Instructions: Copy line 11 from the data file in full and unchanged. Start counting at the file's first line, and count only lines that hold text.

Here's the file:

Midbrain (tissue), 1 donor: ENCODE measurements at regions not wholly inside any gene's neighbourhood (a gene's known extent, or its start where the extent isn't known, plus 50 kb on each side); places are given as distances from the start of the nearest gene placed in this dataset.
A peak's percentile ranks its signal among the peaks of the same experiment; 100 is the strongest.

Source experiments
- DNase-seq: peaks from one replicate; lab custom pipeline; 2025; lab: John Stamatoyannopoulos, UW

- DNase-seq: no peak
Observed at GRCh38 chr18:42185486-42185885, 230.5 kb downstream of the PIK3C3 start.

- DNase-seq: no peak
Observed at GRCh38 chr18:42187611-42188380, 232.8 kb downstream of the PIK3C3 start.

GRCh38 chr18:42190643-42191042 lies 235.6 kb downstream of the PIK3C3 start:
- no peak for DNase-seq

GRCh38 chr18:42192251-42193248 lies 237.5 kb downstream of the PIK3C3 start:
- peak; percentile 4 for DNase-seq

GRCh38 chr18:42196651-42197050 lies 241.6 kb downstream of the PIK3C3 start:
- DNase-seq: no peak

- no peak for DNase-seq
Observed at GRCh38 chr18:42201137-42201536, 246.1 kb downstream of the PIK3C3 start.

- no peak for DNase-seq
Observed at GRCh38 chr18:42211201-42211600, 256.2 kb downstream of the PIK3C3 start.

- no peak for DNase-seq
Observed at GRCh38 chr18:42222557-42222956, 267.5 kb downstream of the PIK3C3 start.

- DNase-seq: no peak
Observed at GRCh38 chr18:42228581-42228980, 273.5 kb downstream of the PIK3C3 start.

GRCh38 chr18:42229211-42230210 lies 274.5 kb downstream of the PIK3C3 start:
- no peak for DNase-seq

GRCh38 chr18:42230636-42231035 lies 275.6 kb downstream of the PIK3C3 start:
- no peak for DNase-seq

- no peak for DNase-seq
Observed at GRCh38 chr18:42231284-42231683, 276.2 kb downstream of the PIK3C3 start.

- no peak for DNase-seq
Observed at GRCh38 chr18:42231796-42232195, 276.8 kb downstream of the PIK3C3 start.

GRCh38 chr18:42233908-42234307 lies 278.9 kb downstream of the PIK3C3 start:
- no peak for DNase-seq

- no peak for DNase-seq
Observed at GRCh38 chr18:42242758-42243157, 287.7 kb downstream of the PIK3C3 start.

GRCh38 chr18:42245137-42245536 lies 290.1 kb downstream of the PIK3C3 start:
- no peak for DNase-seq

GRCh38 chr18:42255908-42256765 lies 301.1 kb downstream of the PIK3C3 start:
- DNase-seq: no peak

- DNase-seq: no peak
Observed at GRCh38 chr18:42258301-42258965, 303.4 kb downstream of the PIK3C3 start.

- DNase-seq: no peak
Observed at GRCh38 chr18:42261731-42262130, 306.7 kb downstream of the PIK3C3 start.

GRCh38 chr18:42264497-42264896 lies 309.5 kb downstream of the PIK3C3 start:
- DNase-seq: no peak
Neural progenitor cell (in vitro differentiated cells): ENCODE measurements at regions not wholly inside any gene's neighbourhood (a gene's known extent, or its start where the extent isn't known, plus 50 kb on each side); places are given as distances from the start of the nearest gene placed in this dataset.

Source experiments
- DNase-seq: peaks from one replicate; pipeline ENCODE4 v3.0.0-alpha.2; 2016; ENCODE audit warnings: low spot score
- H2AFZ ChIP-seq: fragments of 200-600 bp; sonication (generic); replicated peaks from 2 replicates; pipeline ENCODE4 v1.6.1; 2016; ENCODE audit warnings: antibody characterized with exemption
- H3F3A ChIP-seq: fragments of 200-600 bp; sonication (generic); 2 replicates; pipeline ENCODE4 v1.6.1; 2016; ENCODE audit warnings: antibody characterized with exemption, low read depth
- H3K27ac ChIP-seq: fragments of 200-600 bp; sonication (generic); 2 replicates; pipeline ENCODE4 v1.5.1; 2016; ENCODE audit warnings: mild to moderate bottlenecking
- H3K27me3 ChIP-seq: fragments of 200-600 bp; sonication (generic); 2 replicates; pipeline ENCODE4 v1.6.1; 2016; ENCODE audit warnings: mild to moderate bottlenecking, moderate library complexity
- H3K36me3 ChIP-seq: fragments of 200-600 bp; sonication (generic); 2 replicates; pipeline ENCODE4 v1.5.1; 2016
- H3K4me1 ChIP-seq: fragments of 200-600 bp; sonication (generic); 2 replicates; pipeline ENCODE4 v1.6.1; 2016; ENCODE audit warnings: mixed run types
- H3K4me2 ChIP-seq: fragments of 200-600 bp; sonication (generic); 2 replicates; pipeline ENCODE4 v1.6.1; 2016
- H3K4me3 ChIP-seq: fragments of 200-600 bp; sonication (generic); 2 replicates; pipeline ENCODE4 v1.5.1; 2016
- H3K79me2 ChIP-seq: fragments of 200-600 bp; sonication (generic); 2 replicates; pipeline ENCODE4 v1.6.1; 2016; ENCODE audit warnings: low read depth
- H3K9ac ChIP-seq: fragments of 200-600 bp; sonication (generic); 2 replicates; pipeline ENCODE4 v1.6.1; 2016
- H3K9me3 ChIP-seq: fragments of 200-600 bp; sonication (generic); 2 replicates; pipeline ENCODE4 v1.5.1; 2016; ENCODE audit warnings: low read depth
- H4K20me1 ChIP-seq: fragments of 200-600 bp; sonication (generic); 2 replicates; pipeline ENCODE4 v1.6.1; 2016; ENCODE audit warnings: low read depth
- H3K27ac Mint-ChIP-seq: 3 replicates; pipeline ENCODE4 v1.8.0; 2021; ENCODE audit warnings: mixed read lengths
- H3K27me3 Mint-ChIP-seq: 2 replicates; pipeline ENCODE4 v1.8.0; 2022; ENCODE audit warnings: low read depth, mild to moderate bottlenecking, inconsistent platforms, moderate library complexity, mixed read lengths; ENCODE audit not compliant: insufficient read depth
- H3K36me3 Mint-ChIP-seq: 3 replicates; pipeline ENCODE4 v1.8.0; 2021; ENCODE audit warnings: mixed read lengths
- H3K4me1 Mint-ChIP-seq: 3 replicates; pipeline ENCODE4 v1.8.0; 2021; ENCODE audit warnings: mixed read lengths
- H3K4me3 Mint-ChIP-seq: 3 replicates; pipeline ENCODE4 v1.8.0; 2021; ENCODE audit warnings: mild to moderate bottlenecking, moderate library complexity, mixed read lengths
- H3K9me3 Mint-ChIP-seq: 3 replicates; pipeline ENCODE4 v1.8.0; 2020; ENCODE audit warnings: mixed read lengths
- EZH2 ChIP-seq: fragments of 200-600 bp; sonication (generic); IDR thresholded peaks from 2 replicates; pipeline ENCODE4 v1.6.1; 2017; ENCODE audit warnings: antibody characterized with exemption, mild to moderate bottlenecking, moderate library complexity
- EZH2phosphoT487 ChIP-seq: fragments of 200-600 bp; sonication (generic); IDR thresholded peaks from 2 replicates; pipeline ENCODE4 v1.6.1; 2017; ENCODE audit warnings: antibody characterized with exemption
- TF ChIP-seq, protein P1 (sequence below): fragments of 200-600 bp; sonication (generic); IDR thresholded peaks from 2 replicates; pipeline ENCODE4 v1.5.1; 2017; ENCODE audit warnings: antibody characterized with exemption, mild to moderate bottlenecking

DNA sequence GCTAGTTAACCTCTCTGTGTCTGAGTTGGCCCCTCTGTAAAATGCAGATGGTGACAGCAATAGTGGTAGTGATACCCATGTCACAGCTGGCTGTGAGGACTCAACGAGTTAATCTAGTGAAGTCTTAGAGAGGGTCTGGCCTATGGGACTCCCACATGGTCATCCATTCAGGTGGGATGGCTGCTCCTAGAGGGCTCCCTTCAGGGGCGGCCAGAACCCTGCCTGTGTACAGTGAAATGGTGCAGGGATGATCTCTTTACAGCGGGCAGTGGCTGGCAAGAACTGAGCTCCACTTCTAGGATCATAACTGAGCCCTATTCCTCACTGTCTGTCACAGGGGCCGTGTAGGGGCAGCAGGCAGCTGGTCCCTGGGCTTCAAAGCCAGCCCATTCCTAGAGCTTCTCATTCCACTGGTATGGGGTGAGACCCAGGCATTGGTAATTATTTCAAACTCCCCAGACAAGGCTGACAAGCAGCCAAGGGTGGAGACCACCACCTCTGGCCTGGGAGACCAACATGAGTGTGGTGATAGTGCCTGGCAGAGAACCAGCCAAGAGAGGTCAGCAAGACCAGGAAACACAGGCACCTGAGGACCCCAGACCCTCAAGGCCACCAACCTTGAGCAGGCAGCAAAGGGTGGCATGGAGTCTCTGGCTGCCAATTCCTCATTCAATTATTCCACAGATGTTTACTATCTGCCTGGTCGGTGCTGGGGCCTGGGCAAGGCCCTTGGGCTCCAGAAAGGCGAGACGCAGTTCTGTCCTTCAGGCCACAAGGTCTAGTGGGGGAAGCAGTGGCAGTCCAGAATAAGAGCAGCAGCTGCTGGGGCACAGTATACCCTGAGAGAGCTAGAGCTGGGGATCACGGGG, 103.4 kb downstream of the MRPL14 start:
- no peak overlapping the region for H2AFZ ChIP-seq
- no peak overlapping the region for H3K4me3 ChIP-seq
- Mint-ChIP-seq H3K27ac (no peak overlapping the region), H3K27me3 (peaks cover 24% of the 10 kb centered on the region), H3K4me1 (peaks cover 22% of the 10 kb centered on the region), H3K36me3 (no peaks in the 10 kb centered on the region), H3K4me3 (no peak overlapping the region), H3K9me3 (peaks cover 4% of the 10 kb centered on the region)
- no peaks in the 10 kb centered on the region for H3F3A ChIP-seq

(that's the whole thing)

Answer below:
GRCh38 chr18:42192251-42193248 lies 237.5 kb downstream of the PIK3C3 start: